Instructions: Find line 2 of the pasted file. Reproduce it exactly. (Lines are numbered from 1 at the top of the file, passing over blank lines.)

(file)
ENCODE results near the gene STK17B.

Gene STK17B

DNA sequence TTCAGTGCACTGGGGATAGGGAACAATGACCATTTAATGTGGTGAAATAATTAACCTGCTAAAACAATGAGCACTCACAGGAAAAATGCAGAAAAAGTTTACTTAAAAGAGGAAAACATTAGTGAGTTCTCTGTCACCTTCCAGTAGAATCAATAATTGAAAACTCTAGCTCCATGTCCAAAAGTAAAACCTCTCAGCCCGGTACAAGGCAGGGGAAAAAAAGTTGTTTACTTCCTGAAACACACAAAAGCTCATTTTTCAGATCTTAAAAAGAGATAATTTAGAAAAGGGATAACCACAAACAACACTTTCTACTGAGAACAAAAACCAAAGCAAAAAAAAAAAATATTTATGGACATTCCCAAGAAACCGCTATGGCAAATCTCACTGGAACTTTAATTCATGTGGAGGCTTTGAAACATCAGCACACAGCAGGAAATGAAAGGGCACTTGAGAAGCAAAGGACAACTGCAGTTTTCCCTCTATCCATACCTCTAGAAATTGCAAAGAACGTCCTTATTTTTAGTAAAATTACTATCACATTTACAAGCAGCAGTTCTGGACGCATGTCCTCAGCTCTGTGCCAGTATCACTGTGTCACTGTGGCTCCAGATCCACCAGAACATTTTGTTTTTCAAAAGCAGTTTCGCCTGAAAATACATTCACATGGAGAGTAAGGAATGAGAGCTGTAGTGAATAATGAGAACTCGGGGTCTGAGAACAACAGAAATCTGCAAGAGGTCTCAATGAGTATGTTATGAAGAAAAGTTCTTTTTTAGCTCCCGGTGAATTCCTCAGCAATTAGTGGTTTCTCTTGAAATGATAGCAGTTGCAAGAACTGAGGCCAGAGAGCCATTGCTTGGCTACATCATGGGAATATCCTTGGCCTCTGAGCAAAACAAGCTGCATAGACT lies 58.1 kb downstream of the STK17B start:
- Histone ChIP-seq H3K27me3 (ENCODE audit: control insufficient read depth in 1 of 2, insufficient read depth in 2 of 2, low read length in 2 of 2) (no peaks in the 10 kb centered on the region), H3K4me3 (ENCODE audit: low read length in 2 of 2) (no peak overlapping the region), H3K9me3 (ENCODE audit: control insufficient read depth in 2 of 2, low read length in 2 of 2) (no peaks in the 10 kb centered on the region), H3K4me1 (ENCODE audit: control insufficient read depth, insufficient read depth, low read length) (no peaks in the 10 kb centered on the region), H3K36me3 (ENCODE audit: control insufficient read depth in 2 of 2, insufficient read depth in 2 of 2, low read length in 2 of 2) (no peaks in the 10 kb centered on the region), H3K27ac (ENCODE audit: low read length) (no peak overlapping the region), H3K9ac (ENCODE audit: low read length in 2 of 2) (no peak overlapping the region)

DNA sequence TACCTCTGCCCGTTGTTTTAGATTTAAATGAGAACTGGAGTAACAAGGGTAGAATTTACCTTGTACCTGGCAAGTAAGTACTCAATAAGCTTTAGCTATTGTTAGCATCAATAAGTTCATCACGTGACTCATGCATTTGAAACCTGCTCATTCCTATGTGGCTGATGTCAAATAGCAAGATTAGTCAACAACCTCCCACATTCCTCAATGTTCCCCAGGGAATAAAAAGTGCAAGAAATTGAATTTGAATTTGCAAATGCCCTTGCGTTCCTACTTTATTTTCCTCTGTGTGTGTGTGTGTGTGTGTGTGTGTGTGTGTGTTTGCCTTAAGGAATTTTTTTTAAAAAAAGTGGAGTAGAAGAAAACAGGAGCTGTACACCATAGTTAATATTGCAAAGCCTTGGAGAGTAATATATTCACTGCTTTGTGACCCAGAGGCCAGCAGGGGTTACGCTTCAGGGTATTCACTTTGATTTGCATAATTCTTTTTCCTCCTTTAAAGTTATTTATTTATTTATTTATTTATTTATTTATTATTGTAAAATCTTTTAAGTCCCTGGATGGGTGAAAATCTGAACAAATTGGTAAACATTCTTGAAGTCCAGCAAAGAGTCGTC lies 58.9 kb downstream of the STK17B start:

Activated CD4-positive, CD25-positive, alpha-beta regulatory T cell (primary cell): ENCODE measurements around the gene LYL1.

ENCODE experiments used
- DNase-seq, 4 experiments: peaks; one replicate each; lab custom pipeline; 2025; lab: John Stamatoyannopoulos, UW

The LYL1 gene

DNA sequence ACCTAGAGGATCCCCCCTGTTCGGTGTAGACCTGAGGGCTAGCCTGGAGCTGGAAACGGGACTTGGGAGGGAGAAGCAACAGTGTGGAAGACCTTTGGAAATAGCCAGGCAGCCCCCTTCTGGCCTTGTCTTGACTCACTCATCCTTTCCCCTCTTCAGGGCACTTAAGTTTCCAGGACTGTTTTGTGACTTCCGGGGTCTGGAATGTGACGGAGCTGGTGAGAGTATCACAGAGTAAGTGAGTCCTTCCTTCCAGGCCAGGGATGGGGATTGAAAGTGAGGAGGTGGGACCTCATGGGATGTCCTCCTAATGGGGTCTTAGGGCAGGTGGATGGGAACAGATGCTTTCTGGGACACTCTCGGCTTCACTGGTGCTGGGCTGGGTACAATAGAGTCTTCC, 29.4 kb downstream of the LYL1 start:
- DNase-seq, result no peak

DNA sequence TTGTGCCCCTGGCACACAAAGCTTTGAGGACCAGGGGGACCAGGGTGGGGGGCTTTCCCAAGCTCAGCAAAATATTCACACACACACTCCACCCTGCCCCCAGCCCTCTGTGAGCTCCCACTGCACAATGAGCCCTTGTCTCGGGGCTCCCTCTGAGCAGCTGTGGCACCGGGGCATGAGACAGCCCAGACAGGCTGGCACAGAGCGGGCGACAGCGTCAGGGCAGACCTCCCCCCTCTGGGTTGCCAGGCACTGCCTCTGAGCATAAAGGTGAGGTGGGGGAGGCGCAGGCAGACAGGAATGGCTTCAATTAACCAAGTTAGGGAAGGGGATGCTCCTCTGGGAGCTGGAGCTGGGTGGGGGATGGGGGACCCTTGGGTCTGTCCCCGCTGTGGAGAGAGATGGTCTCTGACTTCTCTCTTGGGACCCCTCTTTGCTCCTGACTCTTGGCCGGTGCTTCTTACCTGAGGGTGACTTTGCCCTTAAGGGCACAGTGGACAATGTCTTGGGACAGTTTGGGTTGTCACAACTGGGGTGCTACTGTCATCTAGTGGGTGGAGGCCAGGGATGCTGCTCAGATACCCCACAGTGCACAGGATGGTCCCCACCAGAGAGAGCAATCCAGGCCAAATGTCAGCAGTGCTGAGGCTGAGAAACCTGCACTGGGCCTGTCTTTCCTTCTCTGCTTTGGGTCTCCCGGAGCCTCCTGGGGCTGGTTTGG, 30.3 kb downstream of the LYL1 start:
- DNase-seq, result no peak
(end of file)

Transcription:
Gene STK17B